Lieutenant: Cold case arrest bittersweet because it doesn't bring back Kathleen Flynn

Police held a news conference Tuesday regarding the arrest of the man accused of killing a Norwalk sixth grader in 1986.

News 12 Staff

Jun 18, 2019, 9:53 AM

Updated 1,806 days ago

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Police held a news conference Tuesday regarding the arrest of the man accused of killing a Norwalk sixth grader in 1986.
Marc Karun was arrested in Maine last week and brought back to Connecticut, where he was arraigned in Norwalk court Monday. Karun is charged with murder with special circumstances and kidnapping for the death of 11-year-old Flynn. 
Lt. Art Weisgerber is credited with closing the Kathleen Flynn murder case. He has been working on the case since 2002. Weisgerber calls the arrest bittersweet because it doesn't bring Flynn back.
"Lt. Weisgerber has worked diligently over many years, tracking and eliminating leads, seeking new evidence and working with our state crime lab to review evidence using the newest techniques available," says Kulhawik.
Chief Thomas Kulhawik was a patrol officer at the time. Norwalk Mayor Harry Rilling was a lieutenant. Rilling would go on to become chief and have weekly meetings about Flynn's homicide before Weisgerber took over the investigation in 2002.
"This crime shocked the core of the city, changed the way people lived," said Rilling. "People no longer allowed their children to walk to school."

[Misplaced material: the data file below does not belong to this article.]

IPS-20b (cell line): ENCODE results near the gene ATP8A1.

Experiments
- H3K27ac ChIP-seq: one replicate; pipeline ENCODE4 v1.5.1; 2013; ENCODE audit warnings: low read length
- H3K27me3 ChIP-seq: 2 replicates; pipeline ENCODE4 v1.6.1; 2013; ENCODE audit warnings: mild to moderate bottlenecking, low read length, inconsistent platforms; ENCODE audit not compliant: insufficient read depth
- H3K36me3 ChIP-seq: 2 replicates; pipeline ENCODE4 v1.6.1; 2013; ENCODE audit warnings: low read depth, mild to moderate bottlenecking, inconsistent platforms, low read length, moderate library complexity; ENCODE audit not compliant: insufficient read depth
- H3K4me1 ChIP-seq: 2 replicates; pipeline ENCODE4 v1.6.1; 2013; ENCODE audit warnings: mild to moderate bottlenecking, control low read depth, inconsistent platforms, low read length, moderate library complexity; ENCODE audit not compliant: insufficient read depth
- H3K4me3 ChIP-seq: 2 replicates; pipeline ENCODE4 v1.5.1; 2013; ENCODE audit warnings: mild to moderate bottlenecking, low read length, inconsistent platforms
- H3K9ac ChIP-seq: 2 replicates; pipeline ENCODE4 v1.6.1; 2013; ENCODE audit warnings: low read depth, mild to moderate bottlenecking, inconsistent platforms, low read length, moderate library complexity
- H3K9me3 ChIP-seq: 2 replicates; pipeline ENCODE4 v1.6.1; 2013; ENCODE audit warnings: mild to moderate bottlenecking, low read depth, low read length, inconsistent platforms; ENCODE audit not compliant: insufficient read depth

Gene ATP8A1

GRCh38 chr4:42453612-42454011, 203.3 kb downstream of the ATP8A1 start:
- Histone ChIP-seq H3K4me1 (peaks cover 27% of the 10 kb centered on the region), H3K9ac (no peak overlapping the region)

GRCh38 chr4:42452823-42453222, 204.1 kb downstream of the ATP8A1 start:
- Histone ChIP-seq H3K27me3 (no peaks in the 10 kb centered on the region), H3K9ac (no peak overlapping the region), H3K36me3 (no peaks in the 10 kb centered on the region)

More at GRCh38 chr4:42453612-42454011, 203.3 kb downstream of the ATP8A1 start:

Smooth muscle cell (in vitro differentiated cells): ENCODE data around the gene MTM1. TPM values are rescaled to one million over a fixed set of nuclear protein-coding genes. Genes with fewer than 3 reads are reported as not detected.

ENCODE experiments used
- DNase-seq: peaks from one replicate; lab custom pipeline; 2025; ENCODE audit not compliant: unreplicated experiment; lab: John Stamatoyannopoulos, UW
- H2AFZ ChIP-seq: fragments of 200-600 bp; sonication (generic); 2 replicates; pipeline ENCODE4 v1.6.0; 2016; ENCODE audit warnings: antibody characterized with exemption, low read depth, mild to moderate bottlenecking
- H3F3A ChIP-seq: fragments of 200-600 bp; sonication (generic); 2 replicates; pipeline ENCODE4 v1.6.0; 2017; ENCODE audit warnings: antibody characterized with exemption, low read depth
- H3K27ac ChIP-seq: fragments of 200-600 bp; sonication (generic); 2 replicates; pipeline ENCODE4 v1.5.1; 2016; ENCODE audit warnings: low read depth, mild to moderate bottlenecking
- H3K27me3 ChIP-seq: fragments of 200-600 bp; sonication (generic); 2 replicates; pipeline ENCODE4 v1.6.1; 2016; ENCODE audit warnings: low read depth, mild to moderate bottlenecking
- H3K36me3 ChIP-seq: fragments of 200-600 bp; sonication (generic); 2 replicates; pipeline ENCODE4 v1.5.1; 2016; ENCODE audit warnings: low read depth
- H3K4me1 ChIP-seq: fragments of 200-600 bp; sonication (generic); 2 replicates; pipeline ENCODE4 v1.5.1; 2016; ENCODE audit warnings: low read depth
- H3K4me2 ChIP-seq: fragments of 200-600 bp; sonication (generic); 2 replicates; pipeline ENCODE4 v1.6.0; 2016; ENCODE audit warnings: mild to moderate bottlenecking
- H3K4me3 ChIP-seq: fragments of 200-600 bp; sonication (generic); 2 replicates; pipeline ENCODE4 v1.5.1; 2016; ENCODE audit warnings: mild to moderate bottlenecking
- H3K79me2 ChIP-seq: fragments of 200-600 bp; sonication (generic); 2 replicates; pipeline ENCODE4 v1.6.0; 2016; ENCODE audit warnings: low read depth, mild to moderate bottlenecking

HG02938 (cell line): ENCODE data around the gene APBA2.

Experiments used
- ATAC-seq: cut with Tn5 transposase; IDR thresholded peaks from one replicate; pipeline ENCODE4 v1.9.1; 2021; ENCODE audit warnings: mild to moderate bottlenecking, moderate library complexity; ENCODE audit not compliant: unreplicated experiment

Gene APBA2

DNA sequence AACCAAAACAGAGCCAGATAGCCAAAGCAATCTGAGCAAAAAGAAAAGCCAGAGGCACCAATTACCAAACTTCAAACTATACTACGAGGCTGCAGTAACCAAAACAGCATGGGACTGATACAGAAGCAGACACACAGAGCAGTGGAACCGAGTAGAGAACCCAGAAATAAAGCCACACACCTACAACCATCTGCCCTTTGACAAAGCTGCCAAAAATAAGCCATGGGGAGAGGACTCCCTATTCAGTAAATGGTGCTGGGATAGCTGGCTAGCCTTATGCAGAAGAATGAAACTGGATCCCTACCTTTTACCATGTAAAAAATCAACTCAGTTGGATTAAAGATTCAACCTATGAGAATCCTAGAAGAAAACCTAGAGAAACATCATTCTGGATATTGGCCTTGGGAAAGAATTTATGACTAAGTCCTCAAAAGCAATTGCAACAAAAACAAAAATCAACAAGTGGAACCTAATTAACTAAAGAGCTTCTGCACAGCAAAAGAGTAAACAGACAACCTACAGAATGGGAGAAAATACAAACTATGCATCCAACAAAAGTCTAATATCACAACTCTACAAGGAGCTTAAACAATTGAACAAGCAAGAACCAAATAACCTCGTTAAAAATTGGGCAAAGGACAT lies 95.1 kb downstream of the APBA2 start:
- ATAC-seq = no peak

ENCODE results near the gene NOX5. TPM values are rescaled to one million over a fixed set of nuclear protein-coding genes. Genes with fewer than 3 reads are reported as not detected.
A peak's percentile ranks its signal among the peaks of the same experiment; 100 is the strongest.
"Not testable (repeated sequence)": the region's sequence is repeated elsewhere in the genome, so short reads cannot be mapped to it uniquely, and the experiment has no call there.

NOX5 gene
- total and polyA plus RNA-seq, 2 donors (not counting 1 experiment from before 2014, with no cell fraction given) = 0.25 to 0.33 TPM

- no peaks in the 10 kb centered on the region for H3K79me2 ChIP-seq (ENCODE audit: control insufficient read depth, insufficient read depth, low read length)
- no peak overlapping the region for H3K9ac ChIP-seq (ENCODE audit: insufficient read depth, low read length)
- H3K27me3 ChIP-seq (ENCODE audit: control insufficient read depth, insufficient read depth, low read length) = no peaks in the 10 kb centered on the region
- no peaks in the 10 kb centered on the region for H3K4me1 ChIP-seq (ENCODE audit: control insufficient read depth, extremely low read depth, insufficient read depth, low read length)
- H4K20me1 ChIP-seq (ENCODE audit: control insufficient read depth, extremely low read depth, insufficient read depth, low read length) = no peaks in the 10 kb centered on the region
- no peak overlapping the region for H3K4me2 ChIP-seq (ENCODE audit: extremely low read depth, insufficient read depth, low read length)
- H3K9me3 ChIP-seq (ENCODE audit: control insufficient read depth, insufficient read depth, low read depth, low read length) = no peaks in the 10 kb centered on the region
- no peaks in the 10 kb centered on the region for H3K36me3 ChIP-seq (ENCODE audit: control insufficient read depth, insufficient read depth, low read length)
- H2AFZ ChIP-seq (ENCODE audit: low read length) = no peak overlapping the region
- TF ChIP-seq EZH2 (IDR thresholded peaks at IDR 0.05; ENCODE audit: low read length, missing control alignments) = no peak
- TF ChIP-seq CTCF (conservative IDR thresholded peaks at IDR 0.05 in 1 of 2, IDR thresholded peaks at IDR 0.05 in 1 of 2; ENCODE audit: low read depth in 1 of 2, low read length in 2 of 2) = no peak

Flynn disappeared on Sept. 23, 1986, while walking home from Ponus Ridge Middle School. Her mother reported her missing when she didn't return home after school. Police would later find Flynn strangled and raped in the woods, about 100 feet from the path she always took home.
Court documents show detectives interviewed Karun as a potential suspect shortly after the murder. The case had resembled a previous sexual assault with which Karun was charged.
He was convicted of more crimes over the years, which all followed the same pattern. The other crimes he committed, plus advancements in DNA technology, eventually led to the cold case arrest, police say.
Flynn's family has asked for privacy but sent a message of gratitude through the mayor Tuesday.
The Kathleen Flynn homicide is the fourth cold case the Norwalk Police Department has closed in the last two years. Rilling says this should give other cold case victims' families hope.


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